Nippon Cargo Airlines Co. Ltd. has agreed to pay $36.55 million to resolve a long-running putative class action claiming the carrier conspired with other airlines to hike air cargo rates during much of the 2000s. The plaintiffs reported the settlement to a Brooklyn federal last month. The plaintiffs, entities that bought air cargo services from a host of airlines in the early 2000s, have moved for preliminary approval of the settlement. The settlement includes a $36.35 million settlement fund, plus another $200,000 for notice and administration costs. The settlement terms also require Nippon to cooperate with the plaintiffs by providing witnesses, documents and meetings with lawyers, as the plaintiffs continue to pursue their case against the other airlines.
After years of early negotiations proved fruitless, Nippon and the plaintiffs resumed talks near the end of January. At the time, the plaintiffs sought data to back up Nippon’s claim that it was in “extremely poor” financial condition. The plaintiffs’ own financial consultant eventually agreed that Nippon was “effectively insolvent absent support from a parent company.” Following further negotiations, the two sides reached an initial agreement in September, leading to the current settlement.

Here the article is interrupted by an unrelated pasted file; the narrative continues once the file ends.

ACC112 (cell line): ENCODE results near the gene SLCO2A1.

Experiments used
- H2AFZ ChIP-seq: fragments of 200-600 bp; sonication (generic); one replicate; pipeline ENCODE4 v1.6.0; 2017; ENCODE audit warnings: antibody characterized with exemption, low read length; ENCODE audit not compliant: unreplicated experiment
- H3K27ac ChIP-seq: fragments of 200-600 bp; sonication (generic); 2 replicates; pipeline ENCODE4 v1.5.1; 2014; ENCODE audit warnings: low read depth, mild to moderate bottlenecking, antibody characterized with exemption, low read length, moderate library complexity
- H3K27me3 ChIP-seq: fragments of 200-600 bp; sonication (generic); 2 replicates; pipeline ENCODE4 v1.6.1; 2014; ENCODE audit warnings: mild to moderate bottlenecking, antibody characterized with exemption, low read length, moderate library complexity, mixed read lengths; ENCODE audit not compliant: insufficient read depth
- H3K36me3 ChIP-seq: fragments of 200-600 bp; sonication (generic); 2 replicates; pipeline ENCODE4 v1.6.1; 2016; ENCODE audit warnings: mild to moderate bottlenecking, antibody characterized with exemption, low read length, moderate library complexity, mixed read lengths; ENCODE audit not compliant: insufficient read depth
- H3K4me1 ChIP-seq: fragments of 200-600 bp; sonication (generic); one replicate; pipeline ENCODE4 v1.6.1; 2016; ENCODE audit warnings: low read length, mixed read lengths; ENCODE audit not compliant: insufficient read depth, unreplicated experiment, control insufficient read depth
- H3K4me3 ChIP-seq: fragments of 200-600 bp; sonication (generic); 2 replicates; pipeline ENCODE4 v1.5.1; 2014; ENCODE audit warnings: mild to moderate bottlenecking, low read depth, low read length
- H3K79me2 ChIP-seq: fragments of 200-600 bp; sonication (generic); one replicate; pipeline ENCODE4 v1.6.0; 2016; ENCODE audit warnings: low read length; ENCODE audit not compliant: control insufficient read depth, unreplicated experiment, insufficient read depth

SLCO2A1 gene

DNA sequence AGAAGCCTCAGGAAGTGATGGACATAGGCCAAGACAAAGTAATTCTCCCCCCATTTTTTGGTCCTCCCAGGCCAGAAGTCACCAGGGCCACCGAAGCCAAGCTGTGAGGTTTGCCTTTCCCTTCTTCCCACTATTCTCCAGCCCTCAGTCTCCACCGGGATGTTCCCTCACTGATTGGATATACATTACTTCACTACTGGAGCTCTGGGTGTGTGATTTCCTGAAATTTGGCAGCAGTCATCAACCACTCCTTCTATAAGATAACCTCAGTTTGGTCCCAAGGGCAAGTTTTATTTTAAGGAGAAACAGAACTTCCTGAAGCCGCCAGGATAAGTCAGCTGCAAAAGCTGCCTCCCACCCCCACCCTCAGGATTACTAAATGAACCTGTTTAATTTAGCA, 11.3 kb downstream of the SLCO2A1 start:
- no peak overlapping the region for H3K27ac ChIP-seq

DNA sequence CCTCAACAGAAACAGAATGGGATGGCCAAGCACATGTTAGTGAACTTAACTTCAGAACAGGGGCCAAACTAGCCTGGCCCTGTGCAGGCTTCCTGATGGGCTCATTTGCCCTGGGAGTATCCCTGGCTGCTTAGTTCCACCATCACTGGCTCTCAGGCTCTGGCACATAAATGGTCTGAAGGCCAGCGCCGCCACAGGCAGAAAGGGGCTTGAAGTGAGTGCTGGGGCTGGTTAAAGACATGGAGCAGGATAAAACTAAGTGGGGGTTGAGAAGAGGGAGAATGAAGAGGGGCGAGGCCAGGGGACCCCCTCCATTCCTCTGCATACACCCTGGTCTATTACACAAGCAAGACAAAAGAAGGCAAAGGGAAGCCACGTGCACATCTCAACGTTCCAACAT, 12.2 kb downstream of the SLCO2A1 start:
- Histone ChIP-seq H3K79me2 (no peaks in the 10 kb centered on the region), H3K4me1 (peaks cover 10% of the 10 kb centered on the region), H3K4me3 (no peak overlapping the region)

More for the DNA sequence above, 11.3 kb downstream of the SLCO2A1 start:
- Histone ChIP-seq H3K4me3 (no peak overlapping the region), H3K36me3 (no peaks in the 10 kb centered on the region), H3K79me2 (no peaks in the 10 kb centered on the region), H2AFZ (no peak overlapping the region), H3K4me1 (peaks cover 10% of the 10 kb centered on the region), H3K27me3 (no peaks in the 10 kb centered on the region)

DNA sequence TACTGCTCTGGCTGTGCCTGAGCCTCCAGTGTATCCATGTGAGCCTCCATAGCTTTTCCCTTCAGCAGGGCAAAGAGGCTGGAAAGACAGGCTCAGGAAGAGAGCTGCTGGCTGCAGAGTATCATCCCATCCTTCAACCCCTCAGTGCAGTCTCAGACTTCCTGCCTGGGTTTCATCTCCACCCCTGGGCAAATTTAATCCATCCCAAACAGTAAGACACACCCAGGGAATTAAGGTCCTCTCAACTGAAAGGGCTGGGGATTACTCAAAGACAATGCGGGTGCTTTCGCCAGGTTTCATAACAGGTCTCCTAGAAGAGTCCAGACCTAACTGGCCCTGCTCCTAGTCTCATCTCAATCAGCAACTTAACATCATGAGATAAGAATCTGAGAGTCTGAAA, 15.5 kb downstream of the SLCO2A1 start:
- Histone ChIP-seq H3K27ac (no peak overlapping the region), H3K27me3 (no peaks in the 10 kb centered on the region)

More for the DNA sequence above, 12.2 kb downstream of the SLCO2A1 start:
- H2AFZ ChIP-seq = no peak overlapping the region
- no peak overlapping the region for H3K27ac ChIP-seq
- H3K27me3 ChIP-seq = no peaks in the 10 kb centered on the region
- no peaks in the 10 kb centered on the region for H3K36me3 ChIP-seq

The multidistrict litigation dates to 2006, when consumers brought more than 90 lawsuits against more than two dozen airlines after the U.S. Department of Justice and the European Commission began investigating the air freight industry. According to the DOJ, the conspirators used meetings, conversations and other communications to determine the rates the airlines should charge for various routes. The airlines and former executives then imposed the agreed-upon rates and participated in subsequent meetings in the U.S. and other countries to enforce the price-fixing plots. Nippon agreed to a $45 million plea bargain to resolve the DOJ’s claims in early 2009, and several of its former executives were also charged in the conspiracy.
Thus far, the defendants have agreed to pay out more than $835 million in the MDL, with China Airlines Ltd. Agreeing to a $90 million settlement with the class in May. Although both direct and indirect purchasers initially brought suits, the Second Circuit upheld the dismissal of indirect-purchaser plaintiffs in 2012, saying that federal aviation law preempted price-fixing claims brought against foreign carriers under state antitrust statutes.
Contact us today for a free legal consultation with an experienced attorney.
Fields marked *may be required for submission.
If you would like to subscribe to the Jere Beasley Report digital edition, simply visit our Subscriptions page and provide the necessary information or call us at 800-898-2034.
Attorney Advertising - Prior results do not guarantee a similar outcome.